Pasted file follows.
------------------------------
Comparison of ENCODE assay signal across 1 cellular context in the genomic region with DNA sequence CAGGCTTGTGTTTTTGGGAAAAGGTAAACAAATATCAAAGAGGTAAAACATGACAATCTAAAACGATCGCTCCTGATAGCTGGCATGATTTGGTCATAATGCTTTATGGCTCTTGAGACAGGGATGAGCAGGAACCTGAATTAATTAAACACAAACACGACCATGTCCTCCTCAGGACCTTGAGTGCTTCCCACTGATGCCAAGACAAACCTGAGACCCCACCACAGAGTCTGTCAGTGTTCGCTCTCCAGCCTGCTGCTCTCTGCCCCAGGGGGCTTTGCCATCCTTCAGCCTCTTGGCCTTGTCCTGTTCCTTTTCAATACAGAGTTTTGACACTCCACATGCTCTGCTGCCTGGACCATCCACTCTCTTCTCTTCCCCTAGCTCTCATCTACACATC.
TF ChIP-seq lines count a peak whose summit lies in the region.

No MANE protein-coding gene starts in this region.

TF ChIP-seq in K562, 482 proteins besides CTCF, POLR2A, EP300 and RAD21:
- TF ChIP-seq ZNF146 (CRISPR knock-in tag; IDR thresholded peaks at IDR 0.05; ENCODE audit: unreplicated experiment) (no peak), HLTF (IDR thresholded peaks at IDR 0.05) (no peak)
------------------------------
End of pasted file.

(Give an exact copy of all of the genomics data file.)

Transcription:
Comparison of ENCODE assay signal across 1 cellular context in the genomic region with DNA sequence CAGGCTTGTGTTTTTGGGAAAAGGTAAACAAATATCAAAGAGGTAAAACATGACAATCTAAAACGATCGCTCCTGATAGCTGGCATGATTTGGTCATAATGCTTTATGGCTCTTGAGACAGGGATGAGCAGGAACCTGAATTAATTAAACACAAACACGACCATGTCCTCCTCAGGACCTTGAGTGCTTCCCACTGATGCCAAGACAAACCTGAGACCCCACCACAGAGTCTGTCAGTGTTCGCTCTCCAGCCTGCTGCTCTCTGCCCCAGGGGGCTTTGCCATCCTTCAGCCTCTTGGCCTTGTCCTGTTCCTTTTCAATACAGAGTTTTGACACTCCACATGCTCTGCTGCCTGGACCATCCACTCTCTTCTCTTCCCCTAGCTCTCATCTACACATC.
TF ChIP-seq lines count a peak whose summit lies in the region.

No MANE protein-coding gene starts in this region.

TF ChIP-seq in K562, 482 proteins besides CTCF, POLR2A, EP300 and RAD21:
- TF ChIP-seq ZNF146 (CRISPR knock-in tag; IDR thresholded peaks at IDR 0.05; ENCODE audit: unreplicated experiment) (no peak), HLTF (IDR thresholded peaks at IDR 0.05) (no peak)